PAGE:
BWR: How do you decide on subject matter for a book?

MR: Process of elimination. Most things won’t work. They’re too abstract, or they’re purely historical, or there’s no room for fun.

BWR: Your books are so highly researched in such a practical and scientific way, but also deeply personal. Can you talk a little bit about this process and the decision to write in this style, as well as the decision to take on this level of immersing yourself in the actual research process?

MR: It’s simple: that’s how it’s most satisfying and most fun for me. The hope is that if it’s satisfying and fun for me, it will also be so for the reader

BWR: What’s the weirdest, most exciting and/or strangest thing you’ve done for a book or a story?

MR: Sex in the ultrasound lab: strangest. Not, I’m sorry to report, the most exciting. That would be the NASA weightless (simulated zero g) flight in Packing for Mars. Best day ever.

BWR: What’s your first memory?

MR: I have a memory of my mom dangling a daddy longlegs in front of me, and then pulling off its leg. This seems so utterly out of character for her, that I wonder if I fabricated it. Maybe the leg came off accidentally? I’ll never know.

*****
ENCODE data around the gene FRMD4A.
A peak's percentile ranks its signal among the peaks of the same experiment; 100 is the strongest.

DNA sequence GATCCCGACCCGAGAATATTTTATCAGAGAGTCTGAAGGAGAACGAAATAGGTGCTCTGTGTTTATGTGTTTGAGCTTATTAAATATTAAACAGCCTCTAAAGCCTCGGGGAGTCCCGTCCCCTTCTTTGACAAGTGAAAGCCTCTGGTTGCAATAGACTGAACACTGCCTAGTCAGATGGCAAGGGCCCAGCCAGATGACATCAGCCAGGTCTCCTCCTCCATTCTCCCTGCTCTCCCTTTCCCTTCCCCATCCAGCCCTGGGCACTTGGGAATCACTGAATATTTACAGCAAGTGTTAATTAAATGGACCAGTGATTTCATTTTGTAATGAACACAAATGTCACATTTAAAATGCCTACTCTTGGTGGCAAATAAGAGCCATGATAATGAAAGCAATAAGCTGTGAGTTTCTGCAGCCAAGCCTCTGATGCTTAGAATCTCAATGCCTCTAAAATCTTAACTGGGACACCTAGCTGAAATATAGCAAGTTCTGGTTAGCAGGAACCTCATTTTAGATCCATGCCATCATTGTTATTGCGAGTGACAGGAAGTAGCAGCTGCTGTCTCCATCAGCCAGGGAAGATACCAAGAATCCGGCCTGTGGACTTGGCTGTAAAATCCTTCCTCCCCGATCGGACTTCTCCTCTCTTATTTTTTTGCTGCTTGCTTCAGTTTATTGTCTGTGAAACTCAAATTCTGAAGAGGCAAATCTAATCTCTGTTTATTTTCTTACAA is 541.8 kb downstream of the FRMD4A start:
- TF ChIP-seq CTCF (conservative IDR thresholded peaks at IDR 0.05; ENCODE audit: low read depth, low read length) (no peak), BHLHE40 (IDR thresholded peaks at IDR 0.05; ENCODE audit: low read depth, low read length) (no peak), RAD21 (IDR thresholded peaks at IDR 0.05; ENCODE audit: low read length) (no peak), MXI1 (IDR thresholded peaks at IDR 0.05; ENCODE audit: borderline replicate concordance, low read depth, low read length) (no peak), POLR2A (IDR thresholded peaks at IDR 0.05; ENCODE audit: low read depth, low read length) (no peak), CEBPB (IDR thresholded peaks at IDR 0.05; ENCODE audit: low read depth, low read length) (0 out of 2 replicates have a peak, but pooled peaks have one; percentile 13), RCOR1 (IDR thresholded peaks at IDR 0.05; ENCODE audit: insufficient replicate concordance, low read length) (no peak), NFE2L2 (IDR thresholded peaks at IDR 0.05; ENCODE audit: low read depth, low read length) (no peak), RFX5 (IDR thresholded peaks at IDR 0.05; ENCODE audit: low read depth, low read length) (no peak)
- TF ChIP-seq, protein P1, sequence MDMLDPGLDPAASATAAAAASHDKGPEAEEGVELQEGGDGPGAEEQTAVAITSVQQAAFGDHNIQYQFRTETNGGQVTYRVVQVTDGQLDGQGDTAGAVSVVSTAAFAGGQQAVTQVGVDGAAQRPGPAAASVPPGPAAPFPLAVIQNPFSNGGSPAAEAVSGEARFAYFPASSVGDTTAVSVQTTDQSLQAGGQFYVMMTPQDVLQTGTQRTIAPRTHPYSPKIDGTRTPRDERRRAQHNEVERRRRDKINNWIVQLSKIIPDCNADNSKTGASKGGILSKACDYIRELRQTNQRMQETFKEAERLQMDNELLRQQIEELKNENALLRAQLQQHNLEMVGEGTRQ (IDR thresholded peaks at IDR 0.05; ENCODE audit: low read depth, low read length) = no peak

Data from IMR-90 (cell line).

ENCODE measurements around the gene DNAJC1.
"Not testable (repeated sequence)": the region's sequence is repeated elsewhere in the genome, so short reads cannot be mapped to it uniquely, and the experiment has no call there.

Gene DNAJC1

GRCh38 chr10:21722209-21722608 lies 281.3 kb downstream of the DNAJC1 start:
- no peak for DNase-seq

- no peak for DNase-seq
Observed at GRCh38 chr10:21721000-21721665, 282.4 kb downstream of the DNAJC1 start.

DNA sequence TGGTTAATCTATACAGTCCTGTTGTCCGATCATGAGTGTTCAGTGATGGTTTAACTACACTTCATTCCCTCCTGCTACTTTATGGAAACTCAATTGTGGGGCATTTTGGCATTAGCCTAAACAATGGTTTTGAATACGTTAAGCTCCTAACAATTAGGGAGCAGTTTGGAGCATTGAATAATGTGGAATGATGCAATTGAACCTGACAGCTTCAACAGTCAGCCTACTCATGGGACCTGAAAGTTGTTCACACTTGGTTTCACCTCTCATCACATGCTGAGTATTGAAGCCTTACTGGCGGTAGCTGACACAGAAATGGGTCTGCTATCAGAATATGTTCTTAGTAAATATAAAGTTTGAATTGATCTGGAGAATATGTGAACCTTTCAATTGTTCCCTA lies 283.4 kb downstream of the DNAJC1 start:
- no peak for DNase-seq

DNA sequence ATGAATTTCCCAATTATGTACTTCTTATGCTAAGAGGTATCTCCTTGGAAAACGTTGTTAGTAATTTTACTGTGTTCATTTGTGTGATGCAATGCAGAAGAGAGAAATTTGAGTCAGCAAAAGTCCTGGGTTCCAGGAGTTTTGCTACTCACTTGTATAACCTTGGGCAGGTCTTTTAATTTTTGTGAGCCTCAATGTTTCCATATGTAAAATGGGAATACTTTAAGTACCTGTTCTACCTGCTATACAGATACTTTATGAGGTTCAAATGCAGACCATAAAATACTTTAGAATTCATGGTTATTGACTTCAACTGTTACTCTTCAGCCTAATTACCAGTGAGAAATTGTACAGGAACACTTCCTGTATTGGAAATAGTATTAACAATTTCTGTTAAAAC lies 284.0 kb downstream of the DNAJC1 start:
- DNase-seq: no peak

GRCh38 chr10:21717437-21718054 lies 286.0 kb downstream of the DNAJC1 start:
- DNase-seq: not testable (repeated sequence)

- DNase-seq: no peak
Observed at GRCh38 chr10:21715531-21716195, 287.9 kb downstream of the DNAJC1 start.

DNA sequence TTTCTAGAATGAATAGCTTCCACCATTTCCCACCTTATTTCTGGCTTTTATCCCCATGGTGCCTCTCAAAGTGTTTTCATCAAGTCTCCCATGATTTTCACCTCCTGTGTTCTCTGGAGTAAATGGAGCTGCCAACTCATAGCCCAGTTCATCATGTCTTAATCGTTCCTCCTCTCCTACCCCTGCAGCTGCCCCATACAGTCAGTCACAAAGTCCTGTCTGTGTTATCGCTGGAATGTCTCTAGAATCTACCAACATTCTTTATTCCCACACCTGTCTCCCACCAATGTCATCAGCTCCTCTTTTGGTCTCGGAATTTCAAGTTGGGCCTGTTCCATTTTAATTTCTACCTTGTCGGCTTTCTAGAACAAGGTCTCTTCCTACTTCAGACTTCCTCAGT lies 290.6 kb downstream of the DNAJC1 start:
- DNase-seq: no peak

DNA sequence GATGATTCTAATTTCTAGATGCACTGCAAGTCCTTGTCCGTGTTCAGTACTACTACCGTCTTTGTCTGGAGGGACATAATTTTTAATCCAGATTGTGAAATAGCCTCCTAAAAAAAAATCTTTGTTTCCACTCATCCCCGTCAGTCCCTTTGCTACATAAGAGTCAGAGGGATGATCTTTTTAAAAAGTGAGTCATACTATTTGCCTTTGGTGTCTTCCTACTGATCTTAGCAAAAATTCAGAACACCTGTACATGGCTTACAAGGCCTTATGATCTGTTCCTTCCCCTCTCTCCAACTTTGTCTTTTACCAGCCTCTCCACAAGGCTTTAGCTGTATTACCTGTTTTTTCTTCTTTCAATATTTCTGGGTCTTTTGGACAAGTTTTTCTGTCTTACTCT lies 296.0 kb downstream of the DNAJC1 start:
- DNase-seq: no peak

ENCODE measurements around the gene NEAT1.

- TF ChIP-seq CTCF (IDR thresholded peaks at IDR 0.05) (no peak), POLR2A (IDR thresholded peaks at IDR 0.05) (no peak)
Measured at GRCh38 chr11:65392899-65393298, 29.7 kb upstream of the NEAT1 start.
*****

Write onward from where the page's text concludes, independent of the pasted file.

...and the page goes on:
BWR: You are a very funny writer. What’s your relationship to humor?

MR: I enjoy writing about things that lend themselves to a humorous treatment, but not everything does. Most don’t. I definitely seek out that kind of material, go to great lengths to acquire it.

My favorite kind of humor is that insane hilarity that materializes out of nowhere, suddenly, between two people, leaving both breathless and wet-eyed.  And you could never explain it to someone who was not in it at the moment.

BWR: What’s your favorite joke?

MR: My favorite joke requires the use of my belly button, so we’re going to skip that one. Here are two I like. They aren’t necessarily my favorites but they’re short, so I remember them.

  1. A skeleton walks into a bar. He says, “Gimme a beer and a mop.”
  2. A horse walks into a bar. The bartender says, “Why the long face?”

BWR: You enjoy birdwatching—what’s on your list to see that you have yet to encounter?

MR: My in-laws live in Florida, and yet I’ve never managed to see a roseate spoonbill. I once dragged everyone down to some remote corner of the Everglades in pursuit. They’d just flown off when we arrived.

Some day.

BWR: What’s the weirdest dream you’ve had recently, or ever?

MR: I have a recurring dream about having to put in my contacts when I’m in a hurry, late for a party or whatever, and they’re huge, saucer-sized, thick as glass. Once they were paperback books I was trying to shove in there.

BWR: If you were the Jesus of your own Last Supper, who would your twelve apostles be?

MR: Wild animals and insects that could talk. If I get to be Jesus, I get to make animals talk. I have so many questions for earthworms, cows, birds, ants, sloths, pythons!

BWR: Any projects currently in the works that you’d like to share with us?

MR: A book is in the works, but I’m not talking about it yet.

Click here for more information about our annual contest.